One step ahead of the future

If a missile came hurtling at the United States or Canada, an early-warning system is ready to detect it as early as possible. A missile could threaten a whole city. But what if a virus threatened the same city, perhaps carried by migratory bird, or an airplane passenger? The virus might have a better chance ...

Joe Raedle/GETTY IMAGES
Joe Raedle/GETTY IMAGES
Joe Raedle/GETTY IMAGES

If a missile came hurtling at the United States or Canada, an early-warning system is ready to detect it as early as possible. A missile could threaten a whole city. But what if a virus threatened the same city, perhaps carried by migratory bird, or an airplane passenger?

The virus might have a better chance of arriving undetected. Look no further than last year’s swine flu pandemic for an example of how a novel pathogen spread rapidly around the world. The virus was a unique combination of genes which had apparently mixed in pigs somewhere in Mexico.

When a dangerous new virus strikes, the public health system reacts with vaccines or therapeutic drugs. But these measures usually begin only after people start to get sick, and can take months or years to create. 

If a missile came hurtling at the United States or Canada, an early-warning system is ready to detect it as early as possible. A missile could threaten a whole city. But what if a virus threatened the same city, perhaps carried by migratory bird, or an airplane passenger?

The virus might have a better chance of arriving undetected. Look no further than last year’s swine flu pandemic for an example of how a novel pathogen spread rapidly around the world. The virus was a unique combination of genes which had apparently mixed in pigs somewhere in Mexico.

When a dangerous new virus strikes, the public health system reacts with vaccines or therapeutic drugs. But these measures usually begin only after people start to get sick, and can take months or years to create.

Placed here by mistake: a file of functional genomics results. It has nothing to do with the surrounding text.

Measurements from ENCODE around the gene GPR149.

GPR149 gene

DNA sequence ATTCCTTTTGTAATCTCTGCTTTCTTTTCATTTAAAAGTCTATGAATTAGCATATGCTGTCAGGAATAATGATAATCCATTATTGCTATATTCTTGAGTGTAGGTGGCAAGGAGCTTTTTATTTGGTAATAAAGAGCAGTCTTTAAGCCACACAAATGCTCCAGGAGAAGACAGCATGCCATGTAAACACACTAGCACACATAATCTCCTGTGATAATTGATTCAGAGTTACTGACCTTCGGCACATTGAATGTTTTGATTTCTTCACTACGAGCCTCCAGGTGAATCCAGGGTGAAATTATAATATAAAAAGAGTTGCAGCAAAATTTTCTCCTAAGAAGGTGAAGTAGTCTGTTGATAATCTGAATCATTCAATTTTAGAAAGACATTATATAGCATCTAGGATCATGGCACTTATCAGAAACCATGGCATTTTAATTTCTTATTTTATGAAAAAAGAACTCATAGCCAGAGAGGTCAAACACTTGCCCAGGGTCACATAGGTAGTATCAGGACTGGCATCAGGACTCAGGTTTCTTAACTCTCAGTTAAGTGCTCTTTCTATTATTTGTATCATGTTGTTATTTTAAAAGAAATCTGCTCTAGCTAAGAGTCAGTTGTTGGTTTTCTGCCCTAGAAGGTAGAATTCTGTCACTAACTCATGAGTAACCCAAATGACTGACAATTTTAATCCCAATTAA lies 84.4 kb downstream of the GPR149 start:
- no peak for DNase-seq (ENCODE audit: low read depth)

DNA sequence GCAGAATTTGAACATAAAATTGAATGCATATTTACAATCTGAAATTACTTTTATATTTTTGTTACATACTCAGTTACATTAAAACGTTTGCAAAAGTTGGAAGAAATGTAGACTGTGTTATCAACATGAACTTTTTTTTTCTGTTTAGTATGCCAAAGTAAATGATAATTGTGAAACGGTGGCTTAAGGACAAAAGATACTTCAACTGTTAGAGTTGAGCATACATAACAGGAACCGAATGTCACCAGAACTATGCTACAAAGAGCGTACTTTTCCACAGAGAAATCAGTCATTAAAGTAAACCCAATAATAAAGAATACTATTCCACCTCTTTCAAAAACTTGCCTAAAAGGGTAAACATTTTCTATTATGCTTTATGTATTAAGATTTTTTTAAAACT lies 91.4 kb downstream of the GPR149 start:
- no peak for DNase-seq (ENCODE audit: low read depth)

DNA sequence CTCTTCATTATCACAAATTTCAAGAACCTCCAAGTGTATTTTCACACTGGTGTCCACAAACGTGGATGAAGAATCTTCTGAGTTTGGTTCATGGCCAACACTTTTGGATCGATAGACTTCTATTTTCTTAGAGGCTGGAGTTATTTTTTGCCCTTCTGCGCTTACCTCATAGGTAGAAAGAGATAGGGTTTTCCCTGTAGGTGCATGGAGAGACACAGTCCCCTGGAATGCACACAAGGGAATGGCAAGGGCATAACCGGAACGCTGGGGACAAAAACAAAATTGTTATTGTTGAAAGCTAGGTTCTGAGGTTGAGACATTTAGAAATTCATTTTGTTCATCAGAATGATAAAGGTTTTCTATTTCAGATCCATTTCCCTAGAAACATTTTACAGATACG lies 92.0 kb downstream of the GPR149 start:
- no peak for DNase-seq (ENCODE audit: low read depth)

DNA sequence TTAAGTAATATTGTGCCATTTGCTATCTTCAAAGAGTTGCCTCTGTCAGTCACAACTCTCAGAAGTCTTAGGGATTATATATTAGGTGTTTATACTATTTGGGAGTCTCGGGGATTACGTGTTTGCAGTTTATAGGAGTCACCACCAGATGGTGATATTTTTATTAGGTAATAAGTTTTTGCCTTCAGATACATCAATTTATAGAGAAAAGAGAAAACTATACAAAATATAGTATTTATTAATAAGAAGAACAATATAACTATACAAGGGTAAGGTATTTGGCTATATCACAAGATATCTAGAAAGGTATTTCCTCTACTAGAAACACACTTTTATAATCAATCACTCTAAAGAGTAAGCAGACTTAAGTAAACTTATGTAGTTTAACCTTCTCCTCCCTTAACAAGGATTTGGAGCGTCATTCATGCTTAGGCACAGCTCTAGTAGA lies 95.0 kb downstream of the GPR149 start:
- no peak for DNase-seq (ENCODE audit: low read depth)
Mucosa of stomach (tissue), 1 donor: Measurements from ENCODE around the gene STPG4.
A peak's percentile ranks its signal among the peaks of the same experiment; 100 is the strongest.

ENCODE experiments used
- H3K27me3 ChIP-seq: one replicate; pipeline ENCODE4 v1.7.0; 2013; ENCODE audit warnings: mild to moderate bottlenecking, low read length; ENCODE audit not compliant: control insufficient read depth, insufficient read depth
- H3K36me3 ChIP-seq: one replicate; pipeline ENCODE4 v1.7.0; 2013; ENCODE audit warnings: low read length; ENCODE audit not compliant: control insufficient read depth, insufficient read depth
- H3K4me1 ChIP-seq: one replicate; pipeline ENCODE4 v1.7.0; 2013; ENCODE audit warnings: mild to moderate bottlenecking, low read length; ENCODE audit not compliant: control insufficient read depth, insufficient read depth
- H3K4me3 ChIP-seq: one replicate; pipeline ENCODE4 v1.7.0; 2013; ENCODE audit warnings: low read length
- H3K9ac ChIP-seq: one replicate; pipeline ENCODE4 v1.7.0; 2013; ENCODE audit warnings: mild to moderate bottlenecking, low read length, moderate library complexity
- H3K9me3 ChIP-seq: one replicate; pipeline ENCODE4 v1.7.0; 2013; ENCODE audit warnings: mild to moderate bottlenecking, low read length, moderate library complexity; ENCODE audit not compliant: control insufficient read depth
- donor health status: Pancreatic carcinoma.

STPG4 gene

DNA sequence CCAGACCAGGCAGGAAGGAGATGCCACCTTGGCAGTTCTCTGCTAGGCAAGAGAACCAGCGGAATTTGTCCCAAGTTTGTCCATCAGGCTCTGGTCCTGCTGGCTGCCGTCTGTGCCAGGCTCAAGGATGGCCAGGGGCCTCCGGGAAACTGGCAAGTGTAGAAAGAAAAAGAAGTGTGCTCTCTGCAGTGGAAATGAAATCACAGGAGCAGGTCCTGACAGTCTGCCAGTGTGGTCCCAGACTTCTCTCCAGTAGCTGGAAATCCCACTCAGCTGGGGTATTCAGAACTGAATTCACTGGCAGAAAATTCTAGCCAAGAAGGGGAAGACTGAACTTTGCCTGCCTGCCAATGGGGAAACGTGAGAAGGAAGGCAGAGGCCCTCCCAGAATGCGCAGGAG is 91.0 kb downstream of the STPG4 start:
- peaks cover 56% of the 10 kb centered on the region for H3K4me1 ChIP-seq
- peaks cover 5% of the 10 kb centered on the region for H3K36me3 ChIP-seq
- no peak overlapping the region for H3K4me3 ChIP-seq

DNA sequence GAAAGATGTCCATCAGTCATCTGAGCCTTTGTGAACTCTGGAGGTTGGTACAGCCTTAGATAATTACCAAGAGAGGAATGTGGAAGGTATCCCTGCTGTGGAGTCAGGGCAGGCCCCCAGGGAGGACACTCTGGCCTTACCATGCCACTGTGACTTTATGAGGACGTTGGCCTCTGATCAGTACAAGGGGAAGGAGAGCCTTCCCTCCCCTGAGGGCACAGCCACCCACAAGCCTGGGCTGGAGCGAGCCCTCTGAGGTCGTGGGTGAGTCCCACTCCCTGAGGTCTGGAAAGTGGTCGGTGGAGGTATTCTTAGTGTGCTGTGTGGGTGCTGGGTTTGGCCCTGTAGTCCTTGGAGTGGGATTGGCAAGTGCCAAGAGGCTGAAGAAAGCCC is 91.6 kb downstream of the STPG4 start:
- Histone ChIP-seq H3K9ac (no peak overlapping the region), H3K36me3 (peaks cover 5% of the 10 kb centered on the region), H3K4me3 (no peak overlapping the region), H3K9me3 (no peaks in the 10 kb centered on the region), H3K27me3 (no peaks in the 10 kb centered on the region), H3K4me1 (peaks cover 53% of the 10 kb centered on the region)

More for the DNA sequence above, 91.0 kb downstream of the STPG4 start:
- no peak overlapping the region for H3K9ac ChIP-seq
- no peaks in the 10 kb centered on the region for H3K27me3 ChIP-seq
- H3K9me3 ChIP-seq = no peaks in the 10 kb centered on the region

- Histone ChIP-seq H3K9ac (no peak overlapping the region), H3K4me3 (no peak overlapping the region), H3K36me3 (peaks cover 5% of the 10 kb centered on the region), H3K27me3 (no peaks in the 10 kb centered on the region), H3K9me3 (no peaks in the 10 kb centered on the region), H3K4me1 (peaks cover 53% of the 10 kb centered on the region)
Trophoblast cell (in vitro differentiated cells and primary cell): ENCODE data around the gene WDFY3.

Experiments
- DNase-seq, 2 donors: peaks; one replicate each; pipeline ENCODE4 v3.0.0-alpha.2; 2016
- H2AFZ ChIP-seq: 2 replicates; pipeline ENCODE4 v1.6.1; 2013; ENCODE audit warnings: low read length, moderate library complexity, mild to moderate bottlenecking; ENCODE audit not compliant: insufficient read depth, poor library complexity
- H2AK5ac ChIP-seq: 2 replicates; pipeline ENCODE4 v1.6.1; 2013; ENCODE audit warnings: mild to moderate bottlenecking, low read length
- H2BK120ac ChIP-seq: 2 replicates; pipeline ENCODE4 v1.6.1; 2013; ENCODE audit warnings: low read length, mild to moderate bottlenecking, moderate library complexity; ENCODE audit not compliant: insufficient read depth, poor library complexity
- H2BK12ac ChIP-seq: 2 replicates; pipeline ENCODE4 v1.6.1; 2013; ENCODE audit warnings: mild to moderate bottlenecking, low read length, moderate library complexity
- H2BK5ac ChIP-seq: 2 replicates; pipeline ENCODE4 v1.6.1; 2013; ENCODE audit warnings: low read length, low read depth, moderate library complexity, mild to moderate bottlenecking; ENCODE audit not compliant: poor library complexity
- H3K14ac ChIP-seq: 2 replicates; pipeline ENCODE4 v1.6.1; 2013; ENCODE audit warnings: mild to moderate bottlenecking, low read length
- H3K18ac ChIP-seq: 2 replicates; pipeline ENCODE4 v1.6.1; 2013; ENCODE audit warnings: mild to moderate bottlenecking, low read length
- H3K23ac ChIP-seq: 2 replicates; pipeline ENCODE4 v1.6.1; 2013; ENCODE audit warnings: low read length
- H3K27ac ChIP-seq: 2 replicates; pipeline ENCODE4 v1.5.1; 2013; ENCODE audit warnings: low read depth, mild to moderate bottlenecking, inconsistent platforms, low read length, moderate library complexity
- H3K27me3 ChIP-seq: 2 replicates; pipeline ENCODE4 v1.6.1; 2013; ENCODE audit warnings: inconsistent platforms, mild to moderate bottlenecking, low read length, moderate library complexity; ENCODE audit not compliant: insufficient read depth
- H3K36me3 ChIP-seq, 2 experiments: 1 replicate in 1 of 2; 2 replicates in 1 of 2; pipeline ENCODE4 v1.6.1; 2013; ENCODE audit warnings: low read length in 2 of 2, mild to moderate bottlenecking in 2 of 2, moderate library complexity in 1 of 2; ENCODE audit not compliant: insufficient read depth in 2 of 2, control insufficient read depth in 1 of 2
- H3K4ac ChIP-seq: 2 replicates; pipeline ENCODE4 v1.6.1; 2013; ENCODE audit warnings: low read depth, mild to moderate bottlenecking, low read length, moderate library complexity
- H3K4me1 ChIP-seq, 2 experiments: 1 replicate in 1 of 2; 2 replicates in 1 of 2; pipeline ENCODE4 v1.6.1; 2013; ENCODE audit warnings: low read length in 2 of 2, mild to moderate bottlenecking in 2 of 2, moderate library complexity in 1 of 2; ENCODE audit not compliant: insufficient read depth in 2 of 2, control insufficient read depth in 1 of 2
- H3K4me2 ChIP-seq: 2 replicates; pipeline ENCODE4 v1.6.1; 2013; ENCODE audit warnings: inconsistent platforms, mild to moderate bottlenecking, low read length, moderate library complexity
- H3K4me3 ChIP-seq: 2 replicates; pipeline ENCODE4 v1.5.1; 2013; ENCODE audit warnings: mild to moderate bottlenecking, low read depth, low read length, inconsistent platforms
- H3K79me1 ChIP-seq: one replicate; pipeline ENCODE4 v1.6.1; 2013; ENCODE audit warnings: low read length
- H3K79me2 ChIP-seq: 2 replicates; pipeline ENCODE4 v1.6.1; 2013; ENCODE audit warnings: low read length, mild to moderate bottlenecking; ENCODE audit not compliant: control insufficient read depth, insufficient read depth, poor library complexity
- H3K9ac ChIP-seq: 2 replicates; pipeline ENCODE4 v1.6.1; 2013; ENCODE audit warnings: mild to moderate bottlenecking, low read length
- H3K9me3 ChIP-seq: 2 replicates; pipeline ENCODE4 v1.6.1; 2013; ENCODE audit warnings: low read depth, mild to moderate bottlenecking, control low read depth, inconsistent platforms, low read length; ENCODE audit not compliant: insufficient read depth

What if there was a way to predict how a virus is going to evolve? What if technology could help peer into the future and see the next steps in mutation? What if there was a missile warning system for incoming viral threats?

Impossible? Perhaps. But in the next few years, pay attention to the something called Prophecy.

The Pentagon’s Defense Advanced Research Projects Agency has just published broad plans for an ambitious, three-year effort which seeks to "achieve the ability to successfully predict the natural evolution of any virus." The project, called Prophecy, hopes to leverage existing knowledge about viral genomes — the genetic code — to figure out which direction viruses are evolving. Some viruses like influenza are relatively simple in their genetic structure, but they evolve at hyper-speed, leading to new strains that can evade detection or are resistant to existing drug therapies. Prophecy will attempt to spot the direction of change before it happens. Such a warning could pay huge dividends in preparing for, or even avoiding, a pandemic.

The Prophecy program seeks “to transform today’s vaccine and drug development enterprise from observational and reactive to predictive and preemptive.”

One goal of Prophecy is to develop a “platform” that can accurately reproduce and analyze the genetic events in a virus — how it evolves in response to certain pressures. Another goal is to develop an algorithm capable of predicting these genetic events. It is a tall order, but today’s technology can crunch through the genetic code of a virus relatively quickly. The changes in a genome may be explored by examining shifts or trends in a large cache of data. Computers can sift and analyze mountains of that data. The results might point to the way a virus is mutating, and, if caught early enough, lead to a response that would save lives.

Such futuristic goals are the trademark of DARPA, which was established by President Eisenhower after the Soviet Union launched the Sputnik satellite on Oct. 4, 1957. The agency undertakes high-risk research aimed at cutting-edge solutions to problems. While its primary mission is for the military, the results have sometimes tumbled into civilian life. For example, its early research gave rise to what we know today as the Internet.

David E. Hoffman covered foreign affairs, national politics, economics, and served as an editor at the Washington Post for 27 years.

He was a White House correspondent during the Reagan years and the presidency of George H. W. Bush, and covered the State Department when James A. Baker III was secretary. He was bureau chief in Jerusalem at the time of the 1993 Oslo peace accords, and served six years as Moscow bureau chief, covering the tumultuous Yeltsin era. On returning to Washington in 2001, he became foreign editor and then, in 2005, assistant managing editor for foreign news. Twitter: @thedeadhandbook

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